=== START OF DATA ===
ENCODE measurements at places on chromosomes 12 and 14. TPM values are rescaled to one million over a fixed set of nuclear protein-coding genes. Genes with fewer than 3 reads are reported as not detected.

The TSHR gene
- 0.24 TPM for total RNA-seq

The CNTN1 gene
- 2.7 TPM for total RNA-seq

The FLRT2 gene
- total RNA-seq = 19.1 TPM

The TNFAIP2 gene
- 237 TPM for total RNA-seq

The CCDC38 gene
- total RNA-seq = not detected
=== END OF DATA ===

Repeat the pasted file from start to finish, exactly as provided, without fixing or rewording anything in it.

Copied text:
ENCODE measurements at places on chromosomes 12 and 14. TPM values are rescaled to one million over a fixed set of nuclear protein-coding genes. Genes with fewer than 3 reads are reported as not detected.

The TSHR gene
- 0.24 TPM for total RNA-seq

The CNTN1 gene
- 2.7 TPM for total RNA-seq

The FLRT2 gene
- total RNA-seq = 19.1 TPM

The TNFAIP2 gene
- 237 TPM for total RNA-seq

The CCDC38 gene
- total RNA-seq = not detected